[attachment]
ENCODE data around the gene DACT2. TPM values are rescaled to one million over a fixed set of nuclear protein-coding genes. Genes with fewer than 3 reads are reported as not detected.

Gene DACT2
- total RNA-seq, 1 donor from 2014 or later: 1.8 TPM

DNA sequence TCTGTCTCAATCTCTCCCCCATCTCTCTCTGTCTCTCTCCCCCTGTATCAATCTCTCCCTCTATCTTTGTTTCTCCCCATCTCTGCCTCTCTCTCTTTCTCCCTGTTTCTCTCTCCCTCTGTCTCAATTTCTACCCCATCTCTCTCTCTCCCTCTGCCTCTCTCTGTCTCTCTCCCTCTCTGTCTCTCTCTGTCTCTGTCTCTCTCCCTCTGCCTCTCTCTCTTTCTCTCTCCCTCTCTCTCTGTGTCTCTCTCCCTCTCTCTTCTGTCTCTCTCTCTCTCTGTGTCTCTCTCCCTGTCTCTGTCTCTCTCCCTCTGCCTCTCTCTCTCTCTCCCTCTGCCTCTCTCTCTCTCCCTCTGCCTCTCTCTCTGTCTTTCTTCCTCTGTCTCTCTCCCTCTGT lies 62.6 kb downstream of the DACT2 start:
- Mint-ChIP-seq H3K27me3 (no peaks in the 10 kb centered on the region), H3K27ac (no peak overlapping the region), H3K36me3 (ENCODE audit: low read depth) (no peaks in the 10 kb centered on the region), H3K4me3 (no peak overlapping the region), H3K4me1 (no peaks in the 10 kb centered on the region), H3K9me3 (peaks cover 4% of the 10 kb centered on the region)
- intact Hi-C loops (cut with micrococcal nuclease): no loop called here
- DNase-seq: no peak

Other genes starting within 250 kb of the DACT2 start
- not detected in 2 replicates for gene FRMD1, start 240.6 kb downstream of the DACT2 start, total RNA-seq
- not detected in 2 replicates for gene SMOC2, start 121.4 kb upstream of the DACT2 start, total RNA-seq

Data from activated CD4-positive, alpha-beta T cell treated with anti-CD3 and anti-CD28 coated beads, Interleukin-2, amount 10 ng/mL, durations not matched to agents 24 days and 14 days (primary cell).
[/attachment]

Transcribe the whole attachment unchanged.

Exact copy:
ENCODE data around the gene DACT2. TPM values are rescaled to one million over a fixed set of nuclear protein-coding genes. Genes with fewer than 3 reads are reported as not detected.

Gene DACT2
- total RNA-seq, 1 donor from 2014 or later: 1.8 TPM

DNA sequence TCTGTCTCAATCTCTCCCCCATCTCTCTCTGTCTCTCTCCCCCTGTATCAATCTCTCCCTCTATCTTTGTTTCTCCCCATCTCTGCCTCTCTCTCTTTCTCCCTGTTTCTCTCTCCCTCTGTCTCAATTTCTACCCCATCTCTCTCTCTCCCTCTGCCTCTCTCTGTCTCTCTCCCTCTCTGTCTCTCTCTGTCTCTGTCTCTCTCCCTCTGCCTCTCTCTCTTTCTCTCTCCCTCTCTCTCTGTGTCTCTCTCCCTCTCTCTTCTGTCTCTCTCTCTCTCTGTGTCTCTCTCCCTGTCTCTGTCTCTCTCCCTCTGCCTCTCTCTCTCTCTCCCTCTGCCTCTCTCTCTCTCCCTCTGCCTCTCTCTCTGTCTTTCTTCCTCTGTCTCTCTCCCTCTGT lies 62.6 kb downstream of the DACT2 start:
- Mint-ChIP-seq H3K27me3 (no peaks in the 10 kb centered on the region), H3K27ac (no peak overlapping the region), H3K36me3 (ENCODE audit: low read depth) (no peaks in the 10 kb centered on the region), H3K4me3 (no peak overlapping the region), H3K4me1 (no peaks in the 10 kb centered on the region), H3K9me3 (peaks cover 4% of the 10 kb centered on the region)
- intact Hi-C loops (cut with micrococcal nuclease): no loop called here
- DNase-seq: no peak

Other genes starting within 250 kb of the DACT2 start
- not detected in 2 replicates for gene FRMD1, start 240.6 kb downstream of the DACT2 start, total RNA-seq
- not detected in 2 replicates for gene SMOC2, start 121.4 kb upstream of the DACT2 start, total RNA-seq

Data from activated CD4-positive, alpha-beta T cell treated with anti-CD3 and anti-CD28 coated beads, Interleukin-2, amount 10 ng/mL, durations not matched to agents 24 days and 14 days (primary cell).